With Valentine’s Day in a few short weeks, the color red is all around. If you notice that your gums are matching the Valentine’s Day decor, you may be experiencing a problem with your oral health known as gum disease. This common condition affects more than half of American adults. February is designated Gum Disease Awareness Month in an effort to educate the public about the prevalence of the disease and the lasting effects it can have if left untreated. Read on to learn more about gum disease and how it can affect your oral health.
Are you constantly self-conscious of the smell of your breath? Do you find yourself repeatedly reaching for a breath mint because you know your breath is less than ideal? Bad breath is something that we all experience from time to time. For most of us, we typically experience bad breath after certain foods and drinks. Once you thoroughly brush and floss your teeth, the odor is usually gone. If you find yourself experiencing bad breath on a regular basis, your mouth may be giving you a warning about a problem with your oral health.
Do you find that after you brush and floss your teeth the water is pink or red when you rinse? This is a sign that you are experiencing bleeding gums. Bleeding gums can happen from something as simple as food stuck between your teeth. However, if you experience bleeding gums frequently, it may be an indication that there is a problem with your oral health.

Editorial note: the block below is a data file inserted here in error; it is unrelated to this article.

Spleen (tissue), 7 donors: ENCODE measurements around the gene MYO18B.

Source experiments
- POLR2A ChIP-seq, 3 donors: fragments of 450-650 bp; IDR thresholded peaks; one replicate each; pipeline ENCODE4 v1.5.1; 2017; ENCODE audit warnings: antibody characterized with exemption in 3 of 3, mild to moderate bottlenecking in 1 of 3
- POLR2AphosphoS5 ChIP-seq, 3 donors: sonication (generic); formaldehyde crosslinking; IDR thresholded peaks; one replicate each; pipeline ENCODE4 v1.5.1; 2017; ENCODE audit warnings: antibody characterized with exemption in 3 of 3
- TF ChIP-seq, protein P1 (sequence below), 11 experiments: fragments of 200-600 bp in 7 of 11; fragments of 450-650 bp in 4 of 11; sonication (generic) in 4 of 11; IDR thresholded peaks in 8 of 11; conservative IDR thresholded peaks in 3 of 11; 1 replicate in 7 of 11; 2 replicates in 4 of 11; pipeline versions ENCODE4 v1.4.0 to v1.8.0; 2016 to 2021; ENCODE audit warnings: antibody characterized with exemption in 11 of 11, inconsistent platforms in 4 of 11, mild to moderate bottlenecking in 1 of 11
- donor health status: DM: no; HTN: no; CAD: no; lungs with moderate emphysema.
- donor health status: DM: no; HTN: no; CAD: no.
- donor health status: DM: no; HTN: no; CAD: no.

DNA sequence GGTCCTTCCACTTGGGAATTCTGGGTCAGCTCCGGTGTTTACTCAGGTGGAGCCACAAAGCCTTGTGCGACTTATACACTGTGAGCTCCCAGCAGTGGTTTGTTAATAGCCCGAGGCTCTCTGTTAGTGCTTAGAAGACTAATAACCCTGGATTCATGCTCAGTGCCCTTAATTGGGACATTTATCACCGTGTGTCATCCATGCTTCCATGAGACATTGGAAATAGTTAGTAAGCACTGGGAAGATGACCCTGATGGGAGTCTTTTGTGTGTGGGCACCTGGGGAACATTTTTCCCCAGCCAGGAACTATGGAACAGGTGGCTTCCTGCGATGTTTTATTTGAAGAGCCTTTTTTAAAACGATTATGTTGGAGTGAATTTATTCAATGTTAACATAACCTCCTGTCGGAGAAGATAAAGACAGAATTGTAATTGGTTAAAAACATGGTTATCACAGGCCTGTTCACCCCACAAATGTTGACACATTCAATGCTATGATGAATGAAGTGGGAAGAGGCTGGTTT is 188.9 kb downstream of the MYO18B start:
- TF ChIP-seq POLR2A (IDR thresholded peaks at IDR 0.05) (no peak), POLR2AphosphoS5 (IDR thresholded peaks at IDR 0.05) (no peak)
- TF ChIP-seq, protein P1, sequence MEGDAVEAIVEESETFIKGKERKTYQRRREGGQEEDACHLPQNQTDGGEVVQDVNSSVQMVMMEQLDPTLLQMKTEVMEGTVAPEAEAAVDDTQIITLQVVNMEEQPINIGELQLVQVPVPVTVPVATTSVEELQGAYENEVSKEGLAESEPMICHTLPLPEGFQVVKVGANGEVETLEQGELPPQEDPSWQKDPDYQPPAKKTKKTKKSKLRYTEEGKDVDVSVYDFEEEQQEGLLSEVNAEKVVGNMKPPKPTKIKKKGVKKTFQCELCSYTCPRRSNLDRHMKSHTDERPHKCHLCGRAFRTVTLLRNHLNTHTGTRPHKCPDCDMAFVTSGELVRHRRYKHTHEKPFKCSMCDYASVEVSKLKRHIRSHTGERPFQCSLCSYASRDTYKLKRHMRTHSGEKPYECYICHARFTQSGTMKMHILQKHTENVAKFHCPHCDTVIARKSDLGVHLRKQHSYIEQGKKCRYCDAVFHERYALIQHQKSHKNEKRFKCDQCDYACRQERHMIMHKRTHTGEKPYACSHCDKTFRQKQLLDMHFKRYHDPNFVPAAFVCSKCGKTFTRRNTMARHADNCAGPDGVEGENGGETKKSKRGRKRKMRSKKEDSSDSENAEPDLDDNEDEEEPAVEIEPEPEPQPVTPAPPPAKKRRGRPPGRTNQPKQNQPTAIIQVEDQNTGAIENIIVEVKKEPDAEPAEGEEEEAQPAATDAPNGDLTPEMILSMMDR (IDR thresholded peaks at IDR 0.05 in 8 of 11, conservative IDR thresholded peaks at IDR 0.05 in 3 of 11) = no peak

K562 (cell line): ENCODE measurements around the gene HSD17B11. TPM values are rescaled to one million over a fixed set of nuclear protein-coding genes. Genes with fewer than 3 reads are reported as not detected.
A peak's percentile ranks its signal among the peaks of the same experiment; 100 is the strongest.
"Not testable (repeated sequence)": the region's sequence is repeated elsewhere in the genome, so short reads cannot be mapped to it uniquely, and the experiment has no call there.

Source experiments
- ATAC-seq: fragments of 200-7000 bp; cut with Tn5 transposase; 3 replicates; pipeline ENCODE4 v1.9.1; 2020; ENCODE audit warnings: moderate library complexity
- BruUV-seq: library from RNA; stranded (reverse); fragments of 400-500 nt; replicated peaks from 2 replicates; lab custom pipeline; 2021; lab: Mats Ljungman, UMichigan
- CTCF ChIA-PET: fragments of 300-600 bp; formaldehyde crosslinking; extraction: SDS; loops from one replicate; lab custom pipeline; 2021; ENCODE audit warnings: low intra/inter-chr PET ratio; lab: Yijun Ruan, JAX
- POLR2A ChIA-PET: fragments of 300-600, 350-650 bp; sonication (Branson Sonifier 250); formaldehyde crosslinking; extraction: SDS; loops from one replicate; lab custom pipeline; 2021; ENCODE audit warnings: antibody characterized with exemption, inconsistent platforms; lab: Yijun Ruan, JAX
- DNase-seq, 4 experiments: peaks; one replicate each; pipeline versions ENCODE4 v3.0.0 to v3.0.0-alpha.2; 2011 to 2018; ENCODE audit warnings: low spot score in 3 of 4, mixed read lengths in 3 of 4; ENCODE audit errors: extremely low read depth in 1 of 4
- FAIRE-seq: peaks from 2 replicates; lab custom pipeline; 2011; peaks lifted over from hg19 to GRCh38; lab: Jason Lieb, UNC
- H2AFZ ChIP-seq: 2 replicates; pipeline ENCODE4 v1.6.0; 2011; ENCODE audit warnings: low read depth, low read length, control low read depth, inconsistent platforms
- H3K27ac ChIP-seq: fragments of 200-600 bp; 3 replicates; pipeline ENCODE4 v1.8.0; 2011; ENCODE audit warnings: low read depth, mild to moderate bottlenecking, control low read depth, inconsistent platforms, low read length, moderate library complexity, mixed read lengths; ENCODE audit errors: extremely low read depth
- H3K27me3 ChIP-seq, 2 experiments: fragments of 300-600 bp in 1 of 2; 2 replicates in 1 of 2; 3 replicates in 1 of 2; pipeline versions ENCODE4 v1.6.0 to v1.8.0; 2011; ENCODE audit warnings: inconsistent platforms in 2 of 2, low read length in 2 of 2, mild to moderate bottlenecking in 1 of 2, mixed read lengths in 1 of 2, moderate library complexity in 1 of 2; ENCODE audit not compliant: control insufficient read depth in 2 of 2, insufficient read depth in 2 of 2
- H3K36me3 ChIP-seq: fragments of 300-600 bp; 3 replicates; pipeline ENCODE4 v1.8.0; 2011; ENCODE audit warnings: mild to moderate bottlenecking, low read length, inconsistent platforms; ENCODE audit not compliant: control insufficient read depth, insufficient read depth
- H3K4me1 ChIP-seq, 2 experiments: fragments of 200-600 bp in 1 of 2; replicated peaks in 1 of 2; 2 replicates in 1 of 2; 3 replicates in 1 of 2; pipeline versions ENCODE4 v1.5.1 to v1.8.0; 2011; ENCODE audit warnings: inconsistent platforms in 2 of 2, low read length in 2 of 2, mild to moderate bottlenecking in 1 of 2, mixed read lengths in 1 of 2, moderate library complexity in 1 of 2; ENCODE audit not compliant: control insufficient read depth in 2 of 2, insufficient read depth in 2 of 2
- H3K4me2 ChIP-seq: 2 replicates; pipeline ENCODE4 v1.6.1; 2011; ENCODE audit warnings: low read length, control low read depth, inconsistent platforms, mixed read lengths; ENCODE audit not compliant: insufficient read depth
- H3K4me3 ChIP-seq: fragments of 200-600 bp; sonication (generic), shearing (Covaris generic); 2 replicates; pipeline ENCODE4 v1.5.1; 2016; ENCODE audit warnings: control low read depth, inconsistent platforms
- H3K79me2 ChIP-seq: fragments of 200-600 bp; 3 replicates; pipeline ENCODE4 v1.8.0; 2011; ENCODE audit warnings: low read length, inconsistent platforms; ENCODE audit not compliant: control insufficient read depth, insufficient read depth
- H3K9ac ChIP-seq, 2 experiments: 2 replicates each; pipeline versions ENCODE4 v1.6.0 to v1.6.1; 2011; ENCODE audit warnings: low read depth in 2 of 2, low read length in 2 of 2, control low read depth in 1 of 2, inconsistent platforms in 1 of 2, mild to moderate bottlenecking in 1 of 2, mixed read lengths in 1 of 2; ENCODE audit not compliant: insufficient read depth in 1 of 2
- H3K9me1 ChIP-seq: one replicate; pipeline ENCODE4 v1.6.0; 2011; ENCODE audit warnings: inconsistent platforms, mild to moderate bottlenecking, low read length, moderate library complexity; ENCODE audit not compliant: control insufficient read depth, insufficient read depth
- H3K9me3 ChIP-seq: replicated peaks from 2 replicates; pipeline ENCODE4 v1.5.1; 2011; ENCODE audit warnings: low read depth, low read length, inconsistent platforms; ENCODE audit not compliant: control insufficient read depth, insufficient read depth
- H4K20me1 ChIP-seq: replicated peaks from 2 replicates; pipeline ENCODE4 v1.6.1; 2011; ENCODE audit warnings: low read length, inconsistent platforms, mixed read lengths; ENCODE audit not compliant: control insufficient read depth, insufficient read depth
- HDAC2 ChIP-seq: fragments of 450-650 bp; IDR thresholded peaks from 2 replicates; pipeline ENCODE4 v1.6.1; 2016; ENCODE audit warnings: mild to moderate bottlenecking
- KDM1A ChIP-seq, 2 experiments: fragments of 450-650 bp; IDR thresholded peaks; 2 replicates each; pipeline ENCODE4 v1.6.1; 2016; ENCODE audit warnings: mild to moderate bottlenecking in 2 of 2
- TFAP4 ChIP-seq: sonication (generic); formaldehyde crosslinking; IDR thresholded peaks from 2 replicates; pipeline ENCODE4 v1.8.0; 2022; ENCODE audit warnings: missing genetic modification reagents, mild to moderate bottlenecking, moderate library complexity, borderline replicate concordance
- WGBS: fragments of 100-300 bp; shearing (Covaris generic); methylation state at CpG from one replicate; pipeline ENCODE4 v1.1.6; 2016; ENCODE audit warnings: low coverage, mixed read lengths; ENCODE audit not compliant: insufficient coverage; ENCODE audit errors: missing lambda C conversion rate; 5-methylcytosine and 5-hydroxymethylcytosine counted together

We don’t know about you, but we are extremely excited that the official start to summer is happening soon. We know that many of you have plans over the next few months to travel, spend time with family and friends, and enjoy everything this season has to offer.
While many of our patients are focused on love and celebrating Valentine’s Day, at Northridge Dental Group, we are focused on Gum Disease Awareness Month. February is recognized as Gum Disease Awareness Month in an effort to make the public aware of the prevalence of the disease and the lasting effects that it can cause if left untreated. Also commonly known as periodontal disease, gum disease affects more than half of American adults and often remains undetected when regular dental care is not received.